A: This was a key question for me, as having gotten to know the MySQL folks both before and after they were customers of ours, I’ve got immense respect for execs like Mårten Mickos or Zack Urlocker, marketing folks like Steve Curry, or those on the engineering and community side of the house like Brian or Kaj Arnö. MySQL is a disciplined and well run company – particularly on the engineering side, but more importantly one that has impeccable community relation abilities. When was the last time, for example, you heard anyone complain about the fact that MySQL signed a deal with SCO? Or that they effectively forked the project and include non-distributable code in their Enterprise edition? It’s probably been a while, because the MySQL folks have been up front and transparent with their thought processes, and this has stemmed all but the most strident of criticisms.
If Sun’s focus, then, was purely on the code and the account access, I think they would be setting themselves up for serious future problems. Fortunately, from what I’m told, the structure and people are to remain in place: in Zack’s words “Marten will continue to run MySQL inside of Sun. The founders and management team are on board. I’m personally excited about being a part of Sun and helping to take MySQL and open source to the next level.” Just as importantly, folks on both sides of the aisle seem – to put it mildly – enthusiastic about the deal. Initial reactions from Planet MySQL and blogs.sun.com seem to validate this.
Whether or not the cultures will mesh as well as everyone seems to think they will is obviously an important question, as there are always challenges in bringing even two positively disposed organizations together, but the early indications are good.
Q: Speaking of acquisitions, is Sun particularly good at them? Or is this to be another Cobalt?
A: The answer to the first question – as my colleague noted during a long ago Press Q&A to the chagrin of many of the PR folks in the room – is no. Sun’s track record for acquisitions is decidedly mixed, though certainly better than Google’s of late. The only firm that seems to do this consistently well is IBM, which is almost certainly related to the fact that they tend to acquire smaller companies that were previously close partners.
That said, I – unlike some commenter’s this morning – don’t see a great many parallels with the Cobalt situation apart from the size of the deal. Cobalt was obviously an ill fit for a firm whose engineering core was passionately committed to Solaris, while MySQL – the Postgres conflict aside – highly complementary to the existing portfolio. Moreover, this is not an unproven product or a gamble: MySQL is the M in LAMP, something that virtually every employee from the executive team down to the engineers has respect, if not affection for (ok, maybe not so much the Solaris guys vis a vis Linux, but you get the point). Although distrust of the firm itself continues, most folks in the open source world understand and appreciate that the vast majority of developers within Sun are pro-open source. Seriously pro-open source, in many cases. That contingent, therefore, understands just how important MySQL is to software generally and open source specifically. And as for the hardware side of the house, MySQL’s nothing but good for them.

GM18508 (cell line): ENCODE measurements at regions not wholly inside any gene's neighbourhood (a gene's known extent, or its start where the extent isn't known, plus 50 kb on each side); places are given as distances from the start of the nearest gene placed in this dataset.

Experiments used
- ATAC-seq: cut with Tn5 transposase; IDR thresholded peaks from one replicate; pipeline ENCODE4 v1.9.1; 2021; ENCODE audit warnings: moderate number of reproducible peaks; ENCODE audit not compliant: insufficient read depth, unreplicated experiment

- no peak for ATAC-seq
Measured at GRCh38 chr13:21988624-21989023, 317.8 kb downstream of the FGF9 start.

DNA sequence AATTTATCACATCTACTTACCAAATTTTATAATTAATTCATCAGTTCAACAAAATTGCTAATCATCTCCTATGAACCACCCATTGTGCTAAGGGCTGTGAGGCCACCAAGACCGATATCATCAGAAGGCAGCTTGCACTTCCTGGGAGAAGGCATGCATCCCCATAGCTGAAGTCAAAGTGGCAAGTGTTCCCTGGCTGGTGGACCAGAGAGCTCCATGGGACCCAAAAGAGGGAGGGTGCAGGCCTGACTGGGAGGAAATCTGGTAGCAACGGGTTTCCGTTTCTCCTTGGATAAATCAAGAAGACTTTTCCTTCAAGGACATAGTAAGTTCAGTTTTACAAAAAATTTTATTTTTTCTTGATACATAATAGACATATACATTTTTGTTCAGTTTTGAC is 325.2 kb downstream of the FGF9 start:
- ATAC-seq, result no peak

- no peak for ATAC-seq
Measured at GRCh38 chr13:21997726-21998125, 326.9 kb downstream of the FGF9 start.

In short, the high profile of MySQL publicly and the lack of serious internal conflicts make this a much better fit, I believe, than Cobalt ever could have been.
Q: Given Sun’s commitments to Solaris, isn’t it likely that we’ll see a decommittment from MySQL to Linux?
A: According to Mårten, the order of preference from a platform perspective for MySQL is Linux, Windows, Solaris, in that order. While actual percentages were not provided, Linux is apparently the leader “by far.” For that reason alone, it seems tremendously unlikely that Sun will jeopardize the marketshare and ubiquity of MySQL – its primary strength – by trying to push customers towards an operating system they aren’t looking for. Will they opportunistically poach customers? Sure. But force the issue? I doubt it.
Sun derives considerable revenues from hardware remember, and if there are questions about their agnosticism on that basis, it’s useful to remember that they OEM Windows. In his post commenting on today’s news, MySQL’s Arnö firmly emphasized the need for continued independence on both the operating system and programming language fronts, saying “I don’t expect that in any way to be at the cost of other popular operating systems (Linux, Windows, Mac OS/X, other Unixes etc.) or development environments (PHP, Ruby on Rails, Perl, Python, ODBC, C++, C#, VB etc.). MySQL grew with LAMP and MySQL without LAMP at its core is simply unimaginable.”
For Sun’s part, Jonathan said this morning, “We realize that MySQL is the M in LAMP, not the M in anything but that.”
Q: What about licensing fears? Is Sun somehow going to “take back” the MySQL code? Or make it closed source?
A: To answer the first question, the answer is that they cannot legally. MySQL is licensed under the GPL, and the important part of the license at this juncture is the reciprocal provision, which essentially ensures that the code currently available must carry with it the rights and privileges currently assigned to its users in perpetuity. What Sun could do, legally, if they chose to would be to close the source and keep future updates to itself, which would leave users and customers with access only to what’s currently available.